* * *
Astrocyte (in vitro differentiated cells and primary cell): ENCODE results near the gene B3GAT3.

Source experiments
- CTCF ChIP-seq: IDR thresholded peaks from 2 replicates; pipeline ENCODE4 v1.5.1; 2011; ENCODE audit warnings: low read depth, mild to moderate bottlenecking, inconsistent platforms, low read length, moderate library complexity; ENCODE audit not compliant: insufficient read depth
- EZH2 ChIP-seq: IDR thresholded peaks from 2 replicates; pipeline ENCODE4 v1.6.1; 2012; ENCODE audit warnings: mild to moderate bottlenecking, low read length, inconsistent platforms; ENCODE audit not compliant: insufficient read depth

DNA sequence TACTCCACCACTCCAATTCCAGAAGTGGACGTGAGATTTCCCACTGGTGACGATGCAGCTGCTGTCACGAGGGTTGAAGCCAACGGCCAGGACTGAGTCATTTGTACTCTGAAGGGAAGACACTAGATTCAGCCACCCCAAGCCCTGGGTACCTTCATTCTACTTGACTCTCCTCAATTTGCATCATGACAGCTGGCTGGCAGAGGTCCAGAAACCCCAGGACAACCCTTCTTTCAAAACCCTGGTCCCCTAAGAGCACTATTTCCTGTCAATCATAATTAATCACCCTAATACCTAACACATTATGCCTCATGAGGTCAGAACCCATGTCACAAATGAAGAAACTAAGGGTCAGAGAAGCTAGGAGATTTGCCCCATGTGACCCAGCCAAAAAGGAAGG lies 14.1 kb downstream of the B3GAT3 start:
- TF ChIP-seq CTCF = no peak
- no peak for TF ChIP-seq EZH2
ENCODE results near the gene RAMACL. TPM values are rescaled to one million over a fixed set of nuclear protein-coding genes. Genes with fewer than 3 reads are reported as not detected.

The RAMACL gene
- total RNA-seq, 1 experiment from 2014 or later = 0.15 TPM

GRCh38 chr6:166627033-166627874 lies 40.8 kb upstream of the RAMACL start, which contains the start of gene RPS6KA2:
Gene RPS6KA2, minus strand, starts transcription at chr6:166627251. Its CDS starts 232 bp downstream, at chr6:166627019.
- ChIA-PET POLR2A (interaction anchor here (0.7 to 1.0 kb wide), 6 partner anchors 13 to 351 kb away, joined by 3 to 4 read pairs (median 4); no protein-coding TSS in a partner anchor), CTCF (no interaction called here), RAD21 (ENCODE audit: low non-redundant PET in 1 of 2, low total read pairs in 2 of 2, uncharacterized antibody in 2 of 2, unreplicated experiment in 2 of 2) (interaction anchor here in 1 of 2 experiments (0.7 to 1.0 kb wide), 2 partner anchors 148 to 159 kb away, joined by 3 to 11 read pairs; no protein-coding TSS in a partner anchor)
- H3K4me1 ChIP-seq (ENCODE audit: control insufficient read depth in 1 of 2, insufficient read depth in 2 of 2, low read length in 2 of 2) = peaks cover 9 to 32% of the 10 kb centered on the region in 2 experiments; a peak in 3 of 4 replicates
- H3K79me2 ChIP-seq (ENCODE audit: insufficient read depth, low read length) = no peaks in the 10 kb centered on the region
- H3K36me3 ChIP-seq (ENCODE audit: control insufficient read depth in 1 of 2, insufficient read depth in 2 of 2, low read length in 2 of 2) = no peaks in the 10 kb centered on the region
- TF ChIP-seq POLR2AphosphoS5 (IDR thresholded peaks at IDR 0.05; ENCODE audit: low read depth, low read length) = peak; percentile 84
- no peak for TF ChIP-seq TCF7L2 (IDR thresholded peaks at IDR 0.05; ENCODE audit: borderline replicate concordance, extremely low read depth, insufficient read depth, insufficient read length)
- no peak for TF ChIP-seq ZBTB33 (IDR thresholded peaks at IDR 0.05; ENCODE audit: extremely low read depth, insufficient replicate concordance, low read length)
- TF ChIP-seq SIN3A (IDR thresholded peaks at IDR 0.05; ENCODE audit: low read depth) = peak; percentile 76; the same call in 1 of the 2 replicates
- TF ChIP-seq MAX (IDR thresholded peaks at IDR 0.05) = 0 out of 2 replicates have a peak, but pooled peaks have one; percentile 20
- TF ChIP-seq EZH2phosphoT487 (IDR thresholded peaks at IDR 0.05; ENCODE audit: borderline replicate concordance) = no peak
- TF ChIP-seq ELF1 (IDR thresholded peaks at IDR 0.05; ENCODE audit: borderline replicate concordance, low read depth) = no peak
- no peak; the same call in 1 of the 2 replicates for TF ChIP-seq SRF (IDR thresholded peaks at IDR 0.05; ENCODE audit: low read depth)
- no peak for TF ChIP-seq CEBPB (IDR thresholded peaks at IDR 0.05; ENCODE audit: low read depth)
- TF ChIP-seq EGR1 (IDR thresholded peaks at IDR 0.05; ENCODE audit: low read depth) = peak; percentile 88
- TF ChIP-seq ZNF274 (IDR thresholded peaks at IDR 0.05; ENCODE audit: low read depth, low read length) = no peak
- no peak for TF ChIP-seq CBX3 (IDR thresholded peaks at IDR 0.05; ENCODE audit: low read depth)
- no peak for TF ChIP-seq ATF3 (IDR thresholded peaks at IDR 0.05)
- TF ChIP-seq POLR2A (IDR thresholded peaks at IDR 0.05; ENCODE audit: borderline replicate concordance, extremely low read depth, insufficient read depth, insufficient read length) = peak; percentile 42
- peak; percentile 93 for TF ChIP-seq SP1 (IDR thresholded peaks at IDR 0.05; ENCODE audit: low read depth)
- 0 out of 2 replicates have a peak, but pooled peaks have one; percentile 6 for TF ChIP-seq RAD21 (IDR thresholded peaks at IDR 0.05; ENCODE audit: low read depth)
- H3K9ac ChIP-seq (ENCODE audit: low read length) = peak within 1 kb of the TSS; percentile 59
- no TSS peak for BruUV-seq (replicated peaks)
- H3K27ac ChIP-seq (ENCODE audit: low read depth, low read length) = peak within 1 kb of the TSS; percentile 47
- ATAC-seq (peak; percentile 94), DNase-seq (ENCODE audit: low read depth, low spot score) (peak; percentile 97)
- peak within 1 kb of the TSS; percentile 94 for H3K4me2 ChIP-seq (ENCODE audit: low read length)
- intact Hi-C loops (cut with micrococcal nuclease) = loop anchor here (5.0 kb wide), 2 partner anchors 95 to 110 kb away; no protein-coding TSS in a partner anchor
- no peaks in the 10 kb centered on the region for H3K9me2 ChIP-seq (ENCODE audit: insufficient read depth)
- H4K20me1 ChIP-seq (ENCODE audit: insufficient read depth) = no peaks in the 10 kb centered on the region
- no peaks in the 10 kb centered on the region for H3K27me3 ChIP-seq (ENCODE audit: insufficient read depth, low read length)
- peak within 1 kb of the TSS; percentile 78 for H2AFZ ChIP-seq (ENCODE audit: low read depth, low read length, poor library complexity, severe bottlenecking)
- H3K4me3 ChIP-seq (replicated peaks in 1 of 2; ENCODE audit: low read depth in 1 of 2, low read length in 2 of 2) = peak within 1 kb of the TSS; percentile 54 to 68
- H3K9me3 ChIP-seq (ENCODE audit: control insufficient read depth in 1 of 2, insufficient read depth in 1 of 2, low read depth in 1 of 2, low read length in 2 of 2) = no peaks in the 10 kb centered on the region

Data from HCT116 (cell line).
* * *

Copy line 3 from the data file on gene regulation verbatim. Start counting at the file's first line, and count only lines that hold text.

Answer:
- CTCF ChIP-seq: IDR thresholded peaks from 2 replicates; pipeline ENCODE4 v1.5.1; 2011; ENCODE audit warnings: low read depth, mild to moderate bottlenecking, inconsistent platforms, low read length, moderate library complexity; ENCODE audit not compliant: insufficient read depth